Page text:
What is the Marketing Mix?

Marketing in a nutshellMany business owners regard “marketing” as being just about promoting their business – blasting out some promotional messages and waiting for the result in sales. A strategic approach to marketing understands that your business needs to offer a total package to customers: this is the Marketing Mix. With seven different elements, this framework enables you to take a holistic approach to meeting your customer’s needs, giving them a compelling reason to buy from you.

 

The Marketing Mix. It’s either a bit of business school jargon – or a useful framework to check you’ve covered all the aspects of your business that your market cares about.

Browse around this web site long enough and you’ll come across the occasional reference to the Marketing Mix – usually in an effort to hammer home the message that marketing is about more than just promoting your business.

Here’s a quick, jargon-free, run-down of what it’s about and why it matters that you make decisions that hang together.

Product

Does what you sell really meet your customers’ needs? Is it fit for purpose in current market conditions or a little behind the times. If you’re trying to sell something people no longer want, you might not be in business very long. “Product” includes services.

Example decision: You need to identify the benefits your customers get from your product; this will feed in directly to the promotional messages you use.

Price

Getting your price right for the market is vital. You need to set your prices profitably and at a level that is acceptable and desirable to the market. This rarely means being as cheap as possible – the decision is likely to be more subtle than that.

Example decision: If you’re selling on quality you need to set prices accordingly; too low and they will not be credible. You’d also want to be choosy about where you set out your stall so you don’t undermine your quality proposition.

Promotion

Yes, it’s in there. The thing that everyone tells you marketing is – and I tell you it isn’t entirely.

Example decision: Your choice of promotional tools should reflect your pricing – no flimsy leaflets for high value products – and your distribution channels, for example getting your balance of online and offline promotion right.

Place

A bit contrived to being with a “P”, this means how you distribute what you sell, what sales channels you use.

Example decision: If you sell through other channels you’ll need to build this into your pricing decisions as they will be different to selling directly. Where and how you sell will affect the promotional material you need – is point-of-sale material necessary, for example.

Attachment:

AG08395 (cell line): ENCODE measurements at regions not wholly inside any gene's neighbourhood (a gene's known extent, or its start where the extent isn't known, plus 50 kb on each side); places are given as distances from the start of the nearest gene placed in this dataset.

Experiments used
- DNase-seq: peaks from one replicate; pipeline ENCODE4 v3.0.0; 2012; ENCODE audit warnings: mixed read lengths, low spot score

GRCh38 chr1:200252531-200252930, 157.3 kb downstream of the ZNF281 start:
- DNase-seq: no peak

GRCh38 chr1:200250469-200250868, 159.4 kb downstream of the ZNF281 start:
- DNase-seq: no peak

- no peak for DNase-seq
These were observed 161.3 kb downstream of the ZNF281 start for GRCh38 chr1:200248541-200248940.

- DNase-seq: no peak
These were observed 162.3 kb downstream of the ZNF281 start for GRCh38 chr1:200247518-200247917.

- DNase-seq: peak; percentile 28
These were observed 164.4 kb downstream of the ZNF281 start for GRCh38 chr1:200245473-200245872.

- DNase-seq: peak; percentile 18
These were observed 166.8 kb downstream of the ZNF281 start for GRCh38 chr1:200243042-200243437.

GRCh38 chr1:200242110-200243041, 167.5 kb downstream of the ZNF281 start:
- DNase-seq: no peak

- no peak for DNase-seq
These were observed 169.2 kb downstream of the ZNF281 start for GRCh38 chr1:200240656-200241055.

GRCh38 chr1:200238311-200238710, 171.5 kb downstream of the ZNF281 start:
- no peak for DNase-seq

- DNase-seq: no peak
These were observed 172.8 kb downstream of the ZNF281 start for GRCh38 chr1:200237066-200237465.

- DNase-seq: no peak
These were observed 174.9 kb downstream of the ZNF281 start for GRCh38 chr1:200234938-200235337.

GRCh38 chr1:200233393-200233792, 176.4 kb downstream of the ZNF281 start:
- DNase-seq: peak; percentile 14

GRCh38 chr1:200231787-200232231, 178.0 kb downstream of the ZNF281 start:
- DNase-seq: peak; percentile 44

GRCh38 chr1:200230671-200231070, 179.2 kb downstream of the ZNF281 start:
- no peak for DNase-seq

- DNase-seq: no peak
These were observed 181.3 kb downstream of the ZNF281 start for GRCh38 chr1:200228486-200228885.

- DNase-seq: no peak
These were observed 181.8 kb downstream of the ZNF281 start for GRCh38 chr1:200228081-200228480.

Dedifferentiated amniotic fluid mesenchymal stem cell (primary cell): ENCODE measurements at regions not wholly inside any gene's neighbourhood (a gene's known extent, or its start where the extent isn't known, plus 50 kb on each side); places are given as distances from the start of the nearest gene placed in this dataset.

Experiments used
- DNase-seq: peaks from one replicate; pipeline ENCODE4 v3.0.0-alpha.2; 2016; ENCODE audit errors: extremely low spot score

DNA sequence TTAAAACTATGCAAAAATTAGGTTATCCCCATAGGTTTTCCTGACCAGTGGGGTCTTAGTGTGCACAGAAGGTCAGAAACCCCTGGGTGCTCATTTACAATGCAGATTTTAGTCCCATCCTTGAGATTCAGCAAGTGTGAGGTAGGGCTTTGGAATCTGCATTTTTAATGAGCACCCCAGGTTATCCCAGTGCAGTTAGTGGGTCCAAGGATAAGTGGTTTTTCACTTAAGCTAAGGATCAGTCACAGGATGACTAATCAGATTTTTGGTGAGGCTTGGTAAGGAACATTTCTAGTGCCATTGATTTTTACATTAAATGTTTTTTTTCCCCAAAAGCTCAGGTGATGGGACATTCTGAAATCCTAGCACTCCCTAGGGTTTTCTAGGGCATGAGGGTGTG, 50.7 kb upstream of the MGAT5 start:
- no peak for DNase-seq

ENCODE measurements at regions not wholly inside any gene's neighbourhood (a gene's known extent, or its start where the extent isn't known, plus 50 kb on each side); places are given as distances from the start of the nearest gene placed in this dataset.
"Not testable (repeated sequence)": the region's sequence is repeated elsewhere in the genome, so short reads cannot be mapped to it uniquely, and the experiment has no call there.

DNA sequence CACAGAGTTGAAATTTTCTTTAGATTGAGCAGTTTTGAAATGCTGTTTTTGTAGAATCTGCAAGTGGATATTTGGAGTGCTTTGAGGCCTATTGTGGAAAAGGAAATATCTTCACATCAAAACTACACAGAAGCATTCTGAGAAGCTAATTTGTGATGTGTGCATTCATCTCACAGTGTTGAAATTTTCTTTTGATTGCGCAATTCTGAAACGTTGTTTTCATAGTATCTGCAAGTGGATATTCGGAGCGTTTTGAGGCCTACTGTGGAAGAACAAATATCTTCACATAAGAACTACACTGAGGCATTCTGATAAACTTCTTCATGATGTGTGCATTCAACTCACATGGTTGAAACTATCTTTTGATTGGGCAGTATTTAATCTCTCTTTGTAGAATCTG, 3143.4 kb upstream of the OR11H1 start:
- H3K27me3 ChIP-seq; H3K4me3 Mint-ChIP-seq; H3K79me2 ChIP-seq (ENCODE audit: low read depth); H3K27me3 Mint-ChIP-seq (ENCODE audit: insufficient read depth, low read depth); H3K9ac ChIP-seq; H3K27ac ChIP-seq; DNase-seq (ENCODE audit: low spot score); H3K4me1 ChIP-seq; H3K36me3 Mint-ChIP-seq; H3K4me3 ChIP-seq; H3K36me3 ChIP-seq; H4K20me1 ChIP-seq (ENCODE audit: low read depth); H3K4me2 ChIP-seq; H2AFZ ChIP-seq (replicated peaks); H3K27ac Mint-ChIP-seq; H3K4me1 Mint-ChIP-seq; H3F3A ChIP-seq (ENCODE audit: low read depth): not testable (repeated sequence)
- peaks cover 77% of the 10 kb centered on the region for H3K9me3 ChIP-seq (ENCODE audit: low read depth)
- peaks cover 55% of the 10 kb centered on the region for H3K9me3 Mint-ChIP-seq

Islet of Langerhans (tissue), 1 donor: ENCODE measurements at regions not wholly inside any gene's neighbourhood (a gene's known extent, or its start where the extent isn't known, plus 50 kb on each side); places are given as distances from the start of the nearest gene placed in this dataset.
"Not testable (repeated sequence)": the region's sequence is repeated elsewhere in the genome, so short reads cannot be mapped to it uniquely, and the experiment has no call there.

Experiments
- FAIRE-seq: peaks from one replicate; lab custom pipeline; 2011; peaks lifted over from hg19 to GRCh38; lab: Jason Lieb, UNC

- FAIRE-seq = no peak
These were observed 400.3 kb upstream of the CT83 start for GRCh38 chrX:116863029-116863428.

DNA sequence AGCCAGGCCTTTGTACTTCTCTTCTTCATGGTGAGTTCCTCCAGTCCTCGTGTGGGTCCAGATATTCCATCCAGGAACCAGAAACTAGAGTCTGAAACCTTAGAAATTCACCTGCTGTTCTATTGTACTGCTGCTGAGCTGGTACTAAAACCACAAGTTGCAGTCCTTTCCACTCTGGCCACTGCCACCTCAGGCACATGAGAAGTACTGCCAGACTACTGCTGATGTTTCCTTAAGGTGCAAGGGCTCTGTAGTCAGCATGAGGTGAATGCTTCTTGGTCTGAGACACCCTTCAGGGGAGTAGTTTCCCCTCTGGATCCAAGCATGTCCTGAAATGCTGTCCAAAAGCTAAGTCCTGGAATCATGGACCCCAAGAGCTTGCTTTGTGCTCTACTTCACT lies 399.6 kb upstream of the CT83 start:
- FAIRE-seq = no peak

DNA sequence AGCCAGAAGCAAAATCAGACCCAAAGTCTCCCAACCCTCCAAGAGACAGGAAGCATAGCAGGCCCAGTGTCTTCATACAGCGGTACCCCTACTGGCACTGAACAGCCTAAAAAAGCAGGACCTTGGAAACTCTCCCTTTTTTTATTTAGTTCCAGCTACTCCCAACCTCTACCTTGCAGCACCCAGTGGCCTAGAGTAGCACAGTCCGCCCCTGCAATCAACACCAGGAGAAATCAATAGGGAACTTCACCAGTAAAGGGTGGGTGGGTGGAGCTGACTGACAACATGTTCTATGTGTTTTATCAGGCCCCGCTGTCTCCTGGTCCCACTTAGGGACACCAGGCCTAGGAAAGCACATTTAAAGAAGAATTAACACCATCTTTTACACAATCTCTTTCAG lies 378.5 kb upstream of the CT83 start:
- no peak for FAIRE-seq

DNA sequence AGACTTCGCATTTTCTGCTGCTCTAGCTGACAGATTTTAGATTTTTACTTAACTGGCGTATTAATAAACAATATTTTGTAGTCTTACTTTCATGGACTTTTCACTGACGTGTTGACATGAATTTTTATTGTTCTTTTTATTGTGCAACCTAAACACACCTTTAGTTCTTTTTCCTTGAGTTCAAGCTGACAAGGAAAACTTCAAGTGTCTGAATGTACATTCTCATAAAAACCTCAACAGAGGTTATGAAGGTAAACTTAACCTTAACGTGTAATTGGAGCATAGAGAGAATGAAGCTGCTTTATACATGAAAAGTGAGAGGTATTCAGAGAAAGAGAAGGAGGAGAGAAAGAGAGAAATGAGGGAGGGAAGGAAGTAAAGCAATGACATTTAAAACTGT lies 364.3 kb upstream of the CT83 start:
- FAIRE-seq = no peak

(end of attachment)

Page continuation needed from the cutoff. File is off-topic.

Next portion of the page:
People

In any business, and in a small business environment particularly, people buy from people. A poor service will send your customers directly to your competitors.

Example decision: Are your people up to speed on the way your product or service works; can they talk to prospective customers about the benefits? Have you equipped them with the right promotional messages and supporting promotional material?

Process

Being easy to do business with it key to keeping customers happy and to keeping happy customers. We all get hacked off with endless button pressing on the phone, customer service staff who can’t answer a simple question because they don’t have access to the right information, and systems that don’t allow any variation even when common sense is crying out for it.

Example decision: Do your systems and processes, and the technology you use to support them, truly back up the kind of claims you make in your promotional messages? Would your customers agree?

Physical Evidence

One for the service-based business here. If you sell a physical product, it’s easy to demonstrate its qualities – you just let someone see, touch, taste or smell it. A service, by definition, is intangible and can’t be sampled before purchase (even a taster session only gives a taste of what you’ll be charging for).  So you need to give some tangible proof of the quality of what you sell.

Example decision: If you’re charging a lot for your service you need to provide good quality coffee and you don’t want people snagging their clothes on your furniture. And you don’t want one of your team plonking that coffee down in a surly manner.

It’s important that these different elements are considered as a package – they all contribute to the customer experience and unless that is right your marketing is wrong.

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